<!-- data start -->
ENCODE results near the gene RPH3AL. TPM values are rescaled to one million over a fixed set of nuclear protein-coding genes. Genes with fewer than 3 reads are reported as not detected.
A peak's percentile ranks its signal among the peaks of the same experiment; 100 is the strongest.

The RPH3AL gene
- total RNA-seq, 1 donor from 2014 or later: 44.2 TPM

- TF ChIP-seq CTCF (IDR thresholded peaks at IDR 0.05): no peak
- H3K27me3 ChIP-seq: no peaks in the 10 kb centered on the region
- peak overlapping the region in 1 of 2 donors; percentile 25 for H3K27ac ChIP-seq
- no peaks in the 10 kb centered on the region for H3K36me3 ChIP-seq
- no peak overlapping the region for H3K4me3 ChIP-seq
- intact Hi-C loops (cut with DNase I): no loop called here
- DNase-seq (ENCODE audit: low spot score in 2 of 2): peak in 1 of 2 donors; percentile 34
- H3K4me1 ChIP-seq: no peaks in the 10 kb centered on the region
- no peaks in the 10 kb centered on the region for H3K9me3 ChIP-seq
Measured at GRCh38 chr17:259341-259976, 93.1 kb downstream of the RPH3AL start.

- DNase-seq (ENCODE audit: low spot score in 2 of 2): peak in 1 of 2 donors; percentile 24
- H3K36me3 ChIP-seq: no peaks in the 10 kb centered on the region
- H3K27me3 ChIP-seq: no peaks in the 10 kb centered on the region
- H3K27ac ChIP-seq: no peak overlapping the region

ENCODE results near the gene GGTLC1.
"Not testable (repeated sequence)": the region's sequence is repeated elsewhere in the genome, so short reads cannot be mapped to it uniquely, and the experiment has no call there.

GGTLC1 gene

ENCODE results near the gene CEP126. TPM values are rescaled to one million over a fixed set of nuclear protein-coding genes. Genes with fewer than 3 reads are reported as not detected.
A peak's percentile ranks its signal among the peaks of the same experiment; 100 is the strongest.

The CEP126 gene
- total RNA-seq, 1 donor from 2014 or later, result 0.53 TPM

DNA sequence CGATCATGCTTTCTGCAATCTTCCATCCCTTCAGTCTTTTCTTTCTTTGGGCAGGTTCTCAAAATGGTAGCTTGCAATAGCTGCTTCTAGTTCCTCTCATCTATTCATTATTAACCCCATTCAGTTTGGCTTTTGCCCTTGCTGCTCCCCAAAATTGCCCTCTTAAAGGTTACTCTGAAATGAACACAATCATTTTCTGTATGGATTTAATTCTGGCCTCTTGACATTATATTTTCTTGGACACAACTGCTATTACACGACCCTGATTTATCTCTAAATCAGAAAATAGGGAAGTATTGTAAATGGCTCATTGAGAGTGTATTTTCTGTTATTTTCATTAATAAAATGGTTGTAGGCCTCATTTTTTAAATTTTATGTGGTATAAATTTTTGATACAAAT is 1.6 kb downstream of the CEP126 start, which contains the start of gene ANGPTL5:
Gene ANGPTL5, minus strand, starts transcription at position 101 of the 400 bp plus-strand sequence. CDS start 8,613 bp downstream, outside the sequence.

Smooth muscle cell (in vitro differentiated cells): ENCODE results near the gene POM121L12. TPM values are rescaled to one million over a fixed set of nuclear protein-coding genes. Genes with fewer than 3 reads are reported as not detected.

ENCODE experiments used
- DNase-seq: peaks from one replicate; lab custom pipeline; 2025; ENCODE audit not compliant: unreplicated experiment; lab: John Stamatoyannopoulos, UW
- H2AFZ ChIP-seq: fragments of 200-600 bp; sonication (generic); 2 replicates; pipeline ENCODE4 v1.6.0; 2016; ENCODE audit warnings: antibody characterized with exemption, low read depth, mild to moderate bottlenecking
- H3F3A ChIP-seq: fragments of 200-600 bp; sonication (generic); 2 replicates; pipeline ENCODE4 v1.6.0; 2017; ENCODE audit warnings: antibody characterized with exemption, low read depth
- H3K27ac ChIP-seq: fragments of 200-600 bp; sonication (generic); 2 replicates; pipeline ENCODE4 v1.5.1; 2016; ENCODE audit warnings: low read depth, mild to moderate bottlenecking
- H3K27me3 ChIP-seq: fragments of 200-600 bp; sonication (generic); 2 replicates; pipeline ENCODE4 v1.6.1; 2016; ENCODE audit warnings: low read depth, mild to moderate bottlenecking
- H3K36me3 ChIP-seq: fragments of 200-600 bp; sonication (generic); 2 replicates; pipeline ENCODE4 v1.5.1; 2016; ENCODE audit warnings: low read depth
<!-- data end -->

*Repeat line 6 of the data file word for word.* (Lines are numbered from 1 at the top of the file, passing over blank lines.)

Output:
- H3K27me3 ChIP-seq: no peaks in the 10 kb centered on the region